Zachary Winters '11
- Major: Religion
- Minor: Government and Legal Studies
- Study Abroad Program: CIEE Amman, Jordan
Why did you decide to study abroad and why did you decide to spend your semester in Jordan specifically?
I decided to go to Amman, Jordan because of its location in the heart of the Arab world and its reputation as being very welcoming to foreign students. I had heard from many other students that Amman was an excellent city in which to begin studying abroad in the Middle East. Similarly, from Amman, I was able to travel to other states in the region with relative ease (Lebanon and Syria, specifically).
Can you briefly describe your academic program while abroad and how your Bowdoin education prepared you for your time abroad?
My specific academic program--through CIEE--was a mixture of intensive Arabic study and elective courses in the humanities. For language study, I had classes in both Modern Standard Arabic and the Jordanian Colloquial dialect. I was also able to study both the modern history of the Middle East and contemporary authors in Islamic thought. My time at Bowdoin prepared me quite well academically for my time with CIEE. While it was extremely helpful to actually practice Arabic with native speakers, I still left Bowdoin with a sufficient foundation to make a good deal of progress.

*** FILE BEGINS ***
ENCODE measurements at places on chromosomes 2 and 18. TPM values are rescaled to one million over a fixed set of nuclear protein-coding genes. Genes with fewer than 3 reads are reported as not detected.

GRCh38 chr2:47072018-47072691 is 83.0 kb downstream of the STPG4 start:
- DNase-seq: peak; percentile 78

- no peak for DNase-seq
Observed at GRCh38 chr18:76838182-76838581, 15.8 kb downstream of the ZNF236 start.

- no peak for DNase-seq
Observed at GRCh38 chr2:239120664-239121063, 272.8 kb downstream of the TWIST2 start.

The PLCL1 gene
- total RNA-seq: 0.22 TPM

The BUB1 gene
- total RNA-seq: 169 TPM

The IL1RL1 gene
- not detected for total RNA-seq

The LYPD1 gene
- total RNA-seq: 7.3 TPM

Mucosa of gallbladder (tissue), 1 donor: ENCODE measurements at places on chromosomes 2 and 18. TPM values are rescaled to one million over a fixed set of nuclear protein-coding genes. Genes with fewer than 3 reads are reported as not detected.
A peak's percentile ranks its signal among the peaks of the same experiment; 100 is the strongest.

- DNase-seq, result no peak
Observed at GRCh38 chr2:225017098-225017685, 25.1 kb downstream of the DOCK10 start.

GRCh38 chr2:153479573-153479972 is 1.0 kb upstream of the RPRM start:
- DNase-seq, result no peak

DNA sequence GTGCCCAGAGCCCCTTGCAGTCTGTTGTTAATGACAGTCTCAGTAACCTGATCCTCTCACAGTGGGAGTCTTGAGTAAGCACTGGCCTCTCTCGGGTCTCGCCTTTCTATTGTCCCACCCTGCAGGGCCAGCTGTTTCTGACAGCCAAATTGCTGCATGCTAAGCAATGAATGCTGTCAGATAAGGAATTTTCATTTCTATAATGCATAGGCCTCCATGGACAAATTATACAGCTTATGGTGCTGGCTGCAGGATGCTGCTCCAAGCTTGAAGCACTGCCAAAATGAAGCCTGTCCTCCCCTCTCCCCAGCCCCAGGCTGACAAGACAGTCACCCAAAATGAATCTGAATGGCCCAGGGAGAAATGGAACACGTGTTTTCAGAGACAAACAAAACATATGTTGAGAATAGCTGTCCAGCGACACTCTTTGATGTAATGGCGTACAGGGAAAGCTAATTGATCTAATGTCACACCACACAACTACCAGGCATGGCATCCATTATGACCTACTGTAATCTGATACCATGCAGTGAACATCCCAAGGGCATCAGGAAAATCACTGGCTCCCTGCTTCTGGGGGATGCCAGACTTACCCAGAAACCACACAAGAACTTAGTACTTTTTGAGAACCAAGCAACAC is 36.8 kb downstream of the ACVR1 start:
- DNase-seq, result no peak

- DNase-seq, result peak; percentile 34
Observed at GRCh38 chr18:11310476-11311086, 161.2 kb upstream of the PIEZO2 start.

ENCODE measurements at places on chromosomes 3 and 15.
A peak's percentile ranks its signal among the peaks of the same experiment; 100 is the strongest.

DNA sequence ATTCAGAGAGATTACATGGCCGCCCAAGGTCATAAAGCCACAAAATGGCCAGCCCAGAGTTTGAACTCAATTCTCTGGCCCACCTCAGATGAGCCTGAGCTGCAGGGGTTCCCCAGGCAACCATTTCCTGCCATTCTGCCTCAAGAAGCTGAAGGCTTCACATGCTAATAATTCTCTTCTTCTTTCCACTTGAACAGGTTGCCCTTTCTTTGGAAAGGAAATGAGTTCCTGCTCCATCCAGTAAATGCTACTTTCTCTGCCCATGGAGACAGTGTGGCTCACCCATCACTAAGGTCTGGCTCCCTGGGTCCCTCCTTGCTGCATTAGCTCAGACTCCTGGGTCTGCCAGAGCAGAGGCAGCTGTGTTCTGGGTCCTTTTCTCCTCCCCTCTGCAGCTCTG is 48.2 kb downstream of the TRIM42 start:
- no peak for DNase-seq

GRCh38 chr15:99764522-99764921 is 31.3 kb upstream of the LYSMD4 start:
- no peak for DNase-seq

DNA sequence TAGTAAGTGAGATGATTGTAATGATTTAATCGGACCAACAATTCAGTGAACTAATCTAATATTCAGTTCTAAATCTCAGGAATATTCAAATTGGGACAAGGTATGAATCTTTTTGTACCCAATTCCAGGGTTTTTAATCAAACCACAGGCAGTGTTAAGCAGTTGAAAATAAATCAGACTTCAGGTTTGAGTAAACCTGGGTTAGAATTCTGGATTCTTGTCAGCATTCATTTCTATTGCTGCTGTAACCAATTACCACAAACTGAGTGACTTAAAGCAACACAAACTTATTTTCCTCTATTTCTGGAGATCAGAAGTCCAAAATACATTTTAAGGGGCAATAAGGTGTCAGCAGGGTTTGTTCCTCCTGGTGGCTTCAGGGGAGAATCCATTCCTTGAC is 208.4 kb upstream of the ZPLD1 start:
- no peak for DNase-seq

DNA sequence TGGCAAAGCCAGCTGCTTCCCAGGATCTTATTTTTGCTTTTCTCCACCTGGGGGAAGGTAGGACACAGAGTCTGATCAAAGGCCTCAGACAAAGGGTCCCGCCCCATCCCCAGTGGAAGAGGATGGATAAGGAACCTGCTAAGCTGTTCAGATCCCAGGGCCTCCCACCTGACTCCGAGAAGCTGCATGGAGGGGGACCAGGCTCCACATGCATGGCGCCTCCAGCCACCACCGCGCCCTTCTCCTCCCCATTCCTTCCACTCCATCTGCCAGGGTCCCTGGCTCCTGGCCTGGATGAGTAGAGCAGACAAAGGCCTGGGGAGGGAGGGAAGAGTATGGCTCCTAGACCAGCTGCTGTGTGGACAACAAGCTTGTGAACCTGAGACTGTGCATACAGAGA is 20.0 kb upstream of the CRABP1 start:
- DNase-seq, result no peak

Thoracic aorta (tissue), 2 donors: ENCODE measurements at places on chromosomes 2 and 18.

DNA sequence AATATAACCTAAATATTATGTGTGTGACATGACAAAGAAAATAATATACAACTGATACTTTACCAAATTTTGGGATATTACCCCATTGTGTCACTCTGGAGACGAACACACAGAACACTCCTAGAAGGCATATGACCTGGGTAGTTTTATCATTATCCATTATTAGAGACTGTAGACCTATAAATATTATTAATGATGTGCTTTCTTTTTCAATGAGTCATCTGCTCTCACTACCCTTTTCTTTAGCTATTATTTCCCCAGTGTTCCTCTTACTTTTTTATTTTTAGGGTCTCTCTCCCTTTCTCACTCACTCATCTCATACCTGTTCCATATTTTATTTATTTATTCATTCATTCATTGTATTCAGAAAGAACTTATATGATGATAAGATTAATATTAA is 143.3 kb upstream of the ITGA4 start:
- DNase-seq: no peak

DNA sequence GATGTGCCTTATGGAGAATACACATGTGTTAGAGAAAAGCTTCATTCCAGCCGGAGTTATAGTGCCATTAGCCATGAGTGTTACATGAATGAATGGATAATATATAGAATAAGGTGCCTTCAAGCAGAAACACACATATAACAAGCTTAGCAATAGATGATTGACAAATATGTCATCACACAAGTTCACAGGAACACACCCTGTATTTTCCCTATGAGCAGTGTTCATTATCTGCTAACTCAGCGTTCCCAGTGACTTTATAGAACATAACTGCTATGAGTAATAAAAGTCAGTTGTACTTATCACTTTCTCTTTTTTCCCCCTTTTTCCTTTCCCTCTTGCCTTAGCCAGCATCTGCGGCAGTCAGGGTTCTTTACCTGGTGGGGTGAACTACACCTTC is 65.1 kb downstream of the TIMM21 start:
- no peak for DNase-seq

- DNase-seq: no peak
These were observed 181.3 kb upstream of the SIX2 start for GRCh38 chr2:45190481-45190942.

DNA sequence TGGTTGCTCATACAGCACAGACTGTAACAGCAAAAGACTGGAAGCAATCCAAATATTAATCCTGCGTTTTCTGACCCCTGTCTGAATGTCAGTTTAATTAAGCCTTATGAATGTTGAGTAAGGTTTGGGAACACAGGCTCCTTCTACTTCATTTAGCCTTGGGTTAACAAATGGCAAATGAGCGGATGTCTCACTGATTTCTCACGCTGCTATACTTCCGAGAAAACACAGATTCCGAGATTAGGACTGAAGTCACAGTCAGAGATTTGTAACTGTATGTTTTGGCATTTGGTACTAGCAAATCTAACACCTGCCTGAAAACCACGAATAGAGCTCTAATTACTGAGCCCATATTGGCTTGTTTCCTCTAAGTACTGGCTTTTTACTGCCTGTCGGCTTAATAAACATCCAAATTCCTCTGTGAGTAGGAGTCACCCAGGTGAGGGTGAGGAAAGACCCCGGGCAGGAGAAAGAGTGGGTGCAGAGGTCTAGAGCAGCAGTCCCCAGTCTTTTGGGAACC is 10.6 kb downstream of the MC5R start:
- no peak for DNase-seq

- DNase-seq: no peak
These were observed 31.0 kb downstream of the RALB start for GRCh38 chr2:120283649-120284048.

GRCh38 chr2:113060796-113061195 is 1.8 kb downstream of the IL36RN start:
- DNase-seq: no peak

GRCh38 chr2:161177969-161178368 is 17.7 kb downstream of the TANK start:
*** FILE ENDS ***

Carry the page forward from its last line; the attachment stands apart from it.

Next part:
What do you believe was the value of study abroad for you personally?
Studying abroad in Jordan was beneficial to me both personally and academically. My Arabic skills advanced exponentially during my time in Amman, and I returned with a much better understanding of politics in the Middle East. I found that living in Jordan was both challenging and highly fulfilling. I lived with a Jordanian family, which gave me some insight into culture in Amman and forced me to practice my Arabic on a daily basis. While traveling throughout the region was sometimes trying, it also taught me some valuable lessons about patience and flexibility.
How is the learning that you gained abroad impacting your academic work and engagement here at Bowdoin?
While I had some idea that I wanted to study Islam and the modern Middle East before leaving for Jordan, my academic plans were completely solidified by the time I came back. My Arabic skills have advanced to the point where I have used primary Arabic sources in my honors project, in which I am examining modern Shi'ite critics of the Islamic Republic of Iran. I have also tried to incorporate a heavier focus on the Arab world throughout my academic work at Bowdoin, and hope to continue to study the region into graduate school.
What are your future plans?
Immediately after graduation, I would like to return to the Middle East to continue to practice my Arabic and gain more experience living abroad. When I return, I would like to continue to study the Middle East in an International Relations graduate school program. Finally, I hope to someday work in the Arab world, either with the government or an NGO.